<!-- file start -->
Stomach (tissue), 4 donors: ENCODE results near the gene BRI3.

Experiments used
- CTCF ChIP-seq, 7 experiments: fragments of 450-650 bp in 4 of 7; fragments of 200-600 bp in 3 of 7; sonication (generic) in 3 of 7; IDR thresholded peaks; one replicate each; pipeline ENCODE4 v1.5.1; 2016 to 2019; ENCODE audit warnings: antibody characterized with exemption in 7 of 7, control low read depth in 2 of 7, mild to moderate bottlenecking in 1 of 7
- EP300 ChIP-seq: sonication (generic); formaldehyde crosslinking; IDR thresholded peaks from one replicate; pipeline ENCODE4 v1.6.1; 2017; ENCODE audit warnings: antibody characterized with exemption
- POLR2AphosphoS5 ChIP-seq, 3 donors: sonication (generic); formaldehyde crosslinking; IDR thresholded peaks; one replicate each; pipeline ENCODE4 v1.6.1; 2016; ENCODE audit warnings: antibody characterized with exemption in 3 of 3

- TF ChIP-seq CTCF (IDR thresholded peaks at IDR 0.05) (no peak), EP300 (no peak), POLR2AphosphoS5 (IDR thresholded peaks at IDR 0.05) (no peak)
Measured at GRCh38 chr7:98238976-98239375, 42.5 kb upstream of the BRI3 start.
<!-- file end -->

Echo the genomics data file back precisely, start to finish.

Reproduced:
Stomach (tissue), 4 donors: ENCODE results near the gene BRI3.

Experiments used
- CTCF ChIP-seq, 7 experiments: fragments of 450-650 bp in 4 of 7; fragments of 200-600 bp in 3 of 7; sonication (generic) in 3 of 7; IDR thresholded peaks; one replicate each; pipeline ENCODE4 v1.5.1; 2016 to 2019; ENCODE audit warnings: antibody characterized with exemption in 7 of 7, control low read depth in 2 of 7, mild to moderate bottlenecking in 1 of 7
- EP300 ChIP-seq: sonication (generic); formaldehyde crosslinking; IDR thresholded peaks from one replicate; pipeline ENCODE4 v1.6.1; 2017; ENCODE audit warnings: antibody characterized with exemption
- POLR2AphosphoS5 ChIP-seq, 3 donors: sonication (generic); formaldehyde crosslinking; IDR thresholded peaks; one replicate each; pipeline ENCODE4 v1.6.1; 2016; ENCODE audit warnings: antibody characterized with exemption in 3 of 3

- TF ChIP-seq CTCF (IDR thresholded peaks at IDR 0.05) (no peak), EP300 (no peak), POLR2AphosphoS5 (IDR thresholded peaks at IDR 0.05) (no peak)
Measured at GRCh38 chr7:98238976-98239375, 42.5 kb upstream of the BRI3 start.